For Tehran, the difficulties encountered by Iran in managing the coronavirus crisis lie primarily with the United States. Iranian Foreign Minister Mohammad Javad Zarif Called For End To US Sanctions In Iran Letter To Iran epidemic ”. On March 11, following a mission to Iran, the World Health Organization confirmed that Iran was in dire need of medical equipment. If the medical sector is not directly targeted by Washington’s punitive measures, it is in reality impacted by the refusal of international banks to ensure transactions, even legal ones, with Iran, which causes shortages of medication.

“The sanctions create a lot of difficulties for us,” admits Reza, the doctor at Bandar Abbas. “The lack of medical equipment added to the lack of economic capacity and the lack of management by the authorities promises us very difficult next days. According to Mohammad Javad Zarif, Iran urgently needs 3.2 million Covid-19 test kits, 160 million masks and a thousand fans. He therefore announced Thursday that he had requested, for the first time in 60 years, the assistance of the International Monetary Fund (IMF) in order to benefit from its “rapid financing instrument” promised to countries affected by the epidemic. According to the governor of the Iranian central bank, Tehran has claimed aid of around $ 5 billion.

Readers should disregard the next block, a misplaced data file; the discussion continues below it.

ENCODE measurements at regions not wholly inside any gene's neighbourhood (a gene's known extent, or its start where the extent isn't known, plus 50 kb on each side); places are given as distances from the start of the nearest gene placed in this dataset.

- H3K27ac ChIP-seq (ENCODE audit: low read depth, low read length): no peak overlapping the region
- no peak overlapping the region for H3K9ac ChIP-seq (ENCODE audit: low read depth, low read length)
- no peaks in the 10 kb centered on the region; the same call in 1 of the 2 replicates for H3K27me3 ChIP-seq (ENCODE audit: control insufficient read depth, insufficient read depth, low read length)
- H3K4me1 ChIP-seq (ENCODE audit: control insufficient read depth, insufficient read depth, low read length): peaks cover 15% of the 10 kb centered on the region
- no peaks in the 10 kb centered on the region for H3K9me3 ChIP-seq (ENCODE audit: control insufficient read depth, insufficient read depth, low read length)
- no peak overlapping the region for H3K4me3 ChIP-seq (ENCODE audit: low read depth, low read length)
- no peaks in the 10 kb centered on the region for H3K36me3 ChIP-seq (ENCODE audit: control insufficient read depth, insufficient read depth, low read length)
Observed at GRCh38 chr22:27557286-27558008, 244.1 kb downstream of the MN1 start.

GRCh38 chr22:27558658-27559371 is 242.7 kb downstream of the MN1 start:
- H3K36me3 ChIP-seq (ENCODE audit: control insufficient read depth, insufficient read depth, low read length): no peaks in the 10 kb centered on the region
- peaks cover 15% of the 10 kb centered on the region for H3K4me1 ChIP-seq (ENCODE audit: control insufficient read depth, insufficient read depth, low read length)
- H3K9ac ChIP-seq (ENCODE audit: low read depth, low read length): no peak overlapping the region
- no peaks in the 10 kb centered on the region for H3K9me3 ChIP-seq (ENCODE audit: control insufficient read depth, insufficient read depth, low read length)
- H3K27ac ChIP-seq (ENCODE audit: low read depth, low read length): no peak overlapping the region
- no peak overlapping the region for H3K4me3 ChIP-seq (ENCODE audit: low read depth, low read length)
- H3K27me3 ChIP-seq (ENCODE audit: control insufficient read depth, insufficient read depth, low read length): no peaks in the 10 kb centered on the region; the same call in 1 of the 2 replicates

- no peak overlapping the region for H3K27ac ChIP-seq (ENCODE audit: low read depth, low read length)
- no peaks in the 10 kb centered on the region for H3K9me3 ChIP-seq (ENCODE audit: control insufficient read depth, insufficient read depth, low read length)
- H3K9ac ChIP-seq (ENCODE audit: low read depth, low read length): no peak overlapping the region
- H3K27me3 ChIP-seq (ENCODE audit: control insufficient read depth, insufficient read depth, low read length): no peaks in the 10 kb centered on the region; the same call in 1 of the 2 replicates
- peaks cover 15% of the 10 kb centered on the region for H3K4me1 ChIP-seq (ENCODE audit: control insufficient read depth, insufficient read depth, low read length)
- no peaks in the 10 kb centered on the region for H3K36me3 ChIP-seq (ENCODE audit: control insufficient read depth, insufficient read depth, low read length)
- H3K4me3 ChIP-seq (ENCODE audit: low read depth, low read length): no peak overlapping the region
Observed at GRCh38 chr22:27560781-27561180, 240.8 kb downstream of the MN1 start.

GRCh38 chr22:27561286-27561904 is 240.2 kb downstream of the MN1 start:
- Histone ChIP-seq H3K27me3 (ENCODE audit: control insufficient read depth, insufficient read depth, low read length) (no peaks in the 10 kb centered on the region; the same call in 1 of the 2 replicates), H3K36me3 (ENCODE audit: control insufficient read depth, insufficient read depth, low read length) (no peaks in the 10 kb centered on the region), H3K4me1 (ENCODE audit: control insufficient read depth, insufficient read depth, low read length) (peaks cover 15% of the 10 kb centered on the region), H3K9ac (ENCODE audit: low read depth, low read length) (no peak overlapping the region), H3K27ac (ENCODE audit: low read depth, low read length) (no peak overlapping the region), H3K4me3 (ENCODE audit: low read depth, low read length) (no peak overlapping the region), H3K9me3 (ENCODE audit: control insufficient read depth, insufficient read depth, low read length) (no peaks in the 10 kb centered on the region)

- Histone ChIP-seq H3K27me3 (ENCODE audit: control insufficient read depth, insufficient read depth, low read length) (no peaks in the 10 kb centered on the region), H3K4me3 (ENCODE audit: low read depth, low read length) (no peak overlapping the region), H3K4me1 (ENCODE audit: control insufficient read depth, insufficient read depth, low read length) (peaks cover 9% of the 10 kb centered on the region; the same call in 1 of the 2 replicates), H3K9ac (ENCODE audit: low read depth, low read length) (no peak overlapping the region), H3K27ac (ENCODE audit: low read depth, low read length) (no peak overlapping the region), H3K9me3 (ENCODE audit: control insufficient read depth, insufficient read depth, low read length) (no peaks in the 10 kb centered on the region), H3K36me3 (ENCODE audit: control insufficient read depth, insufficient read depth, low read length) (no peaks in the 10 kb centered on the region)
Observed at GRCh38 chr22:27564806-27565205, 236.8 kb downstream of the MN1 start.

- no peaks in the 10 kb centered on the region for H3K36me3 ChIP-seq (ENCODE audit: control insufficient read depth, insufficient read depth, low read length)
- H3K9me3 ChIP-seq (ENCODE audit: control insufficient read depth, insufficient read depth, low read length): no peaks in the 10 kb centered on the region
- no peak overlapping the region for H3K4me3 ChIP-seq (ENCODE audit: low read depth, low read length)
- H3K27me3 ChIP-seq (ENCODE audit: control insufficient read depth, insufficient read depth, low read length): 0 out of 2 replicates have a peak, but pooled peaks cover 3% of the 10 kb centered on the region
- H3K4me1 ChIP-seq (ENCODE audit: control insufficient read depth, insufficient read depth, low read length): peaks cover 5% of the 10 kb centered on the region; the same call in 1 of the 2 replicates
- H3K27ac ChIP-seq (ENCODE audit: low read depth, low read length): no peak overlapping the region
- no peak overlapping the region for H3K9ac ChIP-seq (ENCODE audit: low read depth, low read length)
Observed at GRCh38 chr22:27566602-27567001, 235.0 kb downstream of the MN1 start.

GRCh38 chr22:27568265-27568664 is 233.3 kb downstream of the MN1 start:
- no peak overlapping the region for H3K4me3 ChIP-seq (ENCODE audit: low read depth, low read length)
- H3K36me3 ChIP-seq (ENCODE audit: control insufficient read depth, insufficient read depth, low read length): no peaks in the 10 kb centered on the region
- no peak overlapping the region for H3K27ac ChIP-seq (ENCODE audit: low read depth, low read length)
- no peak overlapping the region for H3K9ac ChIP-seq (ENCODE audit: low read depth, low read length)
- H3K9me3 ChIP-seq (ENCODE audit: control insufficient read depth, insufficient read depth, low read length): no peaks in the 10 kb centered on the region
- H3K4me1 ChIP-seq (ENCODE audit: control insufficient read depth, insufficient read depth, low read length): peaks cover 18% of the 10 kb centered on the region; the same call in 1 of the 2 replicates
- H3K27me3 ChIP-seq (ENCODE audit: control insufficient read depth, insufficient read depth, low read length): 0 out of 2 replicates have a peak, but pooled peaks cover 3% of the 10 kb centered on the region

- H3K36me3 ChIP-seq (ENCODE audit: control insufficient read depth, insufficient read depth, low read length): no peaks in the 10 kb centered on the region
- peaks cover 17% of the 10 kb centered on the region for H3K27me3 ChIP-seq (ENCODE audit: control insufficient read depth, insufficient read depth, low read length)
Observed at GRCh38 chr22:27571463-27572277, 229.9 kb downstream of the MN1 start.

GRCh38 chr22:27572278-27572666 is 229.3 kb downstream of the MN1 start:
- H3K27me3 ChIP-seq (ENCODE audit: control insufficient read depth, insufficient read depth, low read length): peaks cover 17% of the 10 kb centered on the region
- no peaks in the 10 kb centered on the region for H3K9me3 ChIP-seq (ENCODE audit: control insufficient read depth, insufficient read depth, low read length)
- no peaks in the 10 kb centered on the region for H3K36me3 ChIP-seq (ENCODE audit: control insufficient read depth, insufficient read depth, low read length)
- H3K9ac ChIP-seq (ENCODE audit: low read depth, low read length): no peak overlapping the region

However, the Washington-based IMF board rarely acts against the will of the United States. And engaged in a political showdown with Iran, Washington, after having first offered its humanitarian aid to Tehran, then accused the Islamic Republic of “lying to its own people about the coronavirus”.

Sally Anderson

Sally is a Masters in Business Administration by education. After completing her post-graduation, Sally jumped the journalism bandwagon as a freelance journalist. Soon after that she landed a job of reporter and has been climbing the news industry ladder ever since to reach the post of editor.